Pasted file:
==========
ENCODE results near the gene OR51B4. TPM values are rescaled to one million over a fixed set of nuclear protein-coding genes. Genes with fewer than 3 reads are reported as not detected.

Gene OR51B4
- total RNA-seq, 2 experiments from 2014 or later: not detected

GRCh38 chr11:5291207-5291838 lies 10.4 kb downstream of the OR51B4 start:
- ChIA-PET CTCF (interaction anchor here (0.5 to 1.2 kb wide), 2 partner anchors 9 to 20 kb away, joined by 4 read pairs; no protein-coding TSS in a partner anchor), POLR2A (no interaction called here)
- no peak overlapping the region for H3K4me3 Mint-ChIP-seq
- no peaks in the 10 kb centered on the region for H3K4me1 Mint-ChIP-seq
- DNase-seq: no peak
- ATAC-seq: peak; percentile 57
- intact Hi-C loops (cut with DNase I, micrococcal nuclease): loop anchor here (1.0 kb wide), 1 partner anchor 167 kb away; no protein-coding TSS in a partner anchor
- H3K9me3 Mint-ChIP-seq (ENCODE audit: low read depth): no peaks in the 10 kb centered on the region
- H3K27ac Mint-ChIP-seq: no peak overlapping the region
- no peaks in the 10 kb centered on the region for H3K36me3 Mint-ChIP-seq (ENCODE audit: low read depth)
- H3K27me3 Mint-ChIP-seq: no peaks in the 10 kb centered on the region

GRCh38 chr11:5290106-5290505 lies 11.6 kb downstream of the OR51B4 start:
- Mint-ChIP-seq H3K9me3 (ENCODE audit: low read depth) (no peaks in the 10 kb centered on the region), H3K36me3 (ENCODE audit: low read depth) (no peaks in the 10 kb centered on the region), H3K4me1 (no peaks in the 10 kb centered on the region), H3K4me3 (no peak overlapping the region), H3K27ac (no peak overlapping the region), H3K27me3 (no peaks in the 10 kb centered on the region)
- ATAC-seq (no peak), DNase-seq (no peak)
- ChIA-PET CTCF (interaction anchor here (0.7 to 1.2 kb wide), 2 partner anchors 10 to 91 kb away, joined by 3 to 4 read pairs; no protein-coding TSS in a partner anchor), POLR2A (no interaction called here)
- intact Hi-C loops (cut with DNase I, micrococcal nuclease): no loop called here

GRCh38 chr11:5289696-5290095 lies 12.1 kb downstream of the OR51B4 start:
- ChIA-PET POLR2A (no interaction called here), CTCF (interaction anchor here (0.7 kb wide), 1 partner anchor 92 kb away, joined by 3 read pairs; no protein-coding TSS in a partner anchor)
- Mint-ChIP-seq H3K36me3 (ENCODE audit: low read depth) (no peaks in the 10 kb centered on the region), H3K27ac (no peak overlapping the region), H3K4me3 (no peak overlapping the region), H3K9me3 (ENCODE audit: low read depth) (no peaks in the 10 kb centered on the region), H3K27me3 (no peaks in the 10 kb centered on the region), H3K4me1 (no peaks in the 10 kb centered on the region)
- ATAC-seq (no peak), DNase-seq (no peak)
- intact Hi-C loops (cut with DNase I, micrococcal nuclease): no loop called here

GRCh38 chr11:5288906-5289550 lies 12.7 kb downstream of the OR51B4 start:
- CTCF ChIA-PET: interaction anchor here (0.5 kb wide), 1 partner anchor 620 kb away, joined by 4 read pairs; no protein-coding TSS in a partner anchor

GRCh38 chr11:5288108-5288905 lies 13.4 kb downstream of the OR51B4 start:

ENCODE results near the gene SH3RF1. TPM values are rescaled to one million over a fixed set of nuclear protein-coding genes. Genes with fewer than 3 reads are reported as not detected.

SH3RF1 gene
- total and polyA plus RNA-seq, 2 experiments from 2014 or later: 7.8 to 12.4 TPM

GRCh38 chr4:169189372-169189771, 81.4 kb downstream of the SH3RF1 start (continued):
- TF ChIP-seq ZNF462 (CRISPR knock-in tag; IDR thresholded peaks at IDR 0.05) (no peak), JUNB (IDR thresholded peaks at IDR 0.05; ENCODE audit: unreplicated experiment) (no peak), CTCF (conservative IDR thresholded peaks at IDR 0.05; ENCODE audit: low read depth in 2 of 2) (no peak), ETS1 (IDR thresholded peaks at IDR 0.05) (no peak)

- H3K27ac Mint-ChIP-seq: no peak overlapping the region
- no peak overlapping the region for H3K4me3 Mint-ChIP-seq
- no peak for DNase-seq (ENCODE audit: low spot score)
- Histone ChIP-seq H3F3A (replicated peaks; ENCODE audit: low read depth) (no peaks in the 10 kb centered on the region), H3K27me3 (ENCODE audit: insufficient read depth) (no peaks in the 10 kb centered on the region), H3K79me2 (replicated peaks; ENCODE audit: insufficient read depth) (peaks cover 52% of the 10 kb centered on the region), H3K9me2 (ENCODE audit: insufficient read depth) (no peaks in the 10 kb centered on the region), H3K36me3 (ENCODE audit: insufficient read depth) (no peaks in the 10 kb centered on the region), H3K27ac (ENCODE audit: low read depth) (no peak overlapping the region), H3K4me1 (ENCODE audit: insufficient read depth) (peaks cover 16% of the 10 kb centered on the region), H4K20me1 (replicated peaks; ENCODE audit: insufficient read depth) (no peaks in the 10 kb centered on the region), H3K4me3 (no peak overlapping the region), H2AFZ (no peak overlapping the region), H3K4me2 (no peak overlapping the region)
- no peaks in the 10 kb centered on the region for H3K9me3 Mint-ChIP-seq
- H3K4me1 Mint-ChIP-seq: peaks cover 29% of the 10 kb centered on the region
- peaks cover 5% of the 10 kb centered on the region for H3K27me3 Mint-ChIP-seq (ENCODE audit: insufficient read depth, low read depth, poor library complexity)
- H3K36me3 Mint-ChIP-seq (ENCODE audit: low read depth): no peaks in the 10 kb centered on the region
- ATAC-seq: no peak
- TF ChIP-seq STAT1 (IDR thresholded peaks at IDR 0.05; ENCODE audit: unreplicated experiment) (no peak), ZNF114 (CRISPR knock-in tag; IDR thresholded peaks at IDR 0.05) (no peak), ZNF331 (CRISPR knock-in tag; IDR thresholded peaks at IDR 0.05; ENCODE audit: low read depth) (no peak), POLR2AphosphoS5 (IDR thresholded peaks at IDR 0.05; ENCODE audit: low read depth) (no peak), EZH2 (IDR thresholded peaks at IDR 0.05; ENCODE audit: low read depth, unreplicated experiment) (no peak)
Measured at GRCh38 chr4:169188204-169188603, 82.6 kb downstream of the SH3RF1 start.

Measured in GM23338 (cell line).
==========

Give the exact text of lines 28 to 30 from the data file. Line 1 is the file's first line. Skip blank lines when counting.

ENCODE results near the gene SH3RF1. TPM values are rescaled to one million over a fixed set of nuclear protein-coding genes. Genes with fewer than 3 reads are reported as not detected.

SH3RF1 gene
- total and polyA plus RNA-seq, 2 experiments from 2014 or later: 7.8 to 12.4 TPM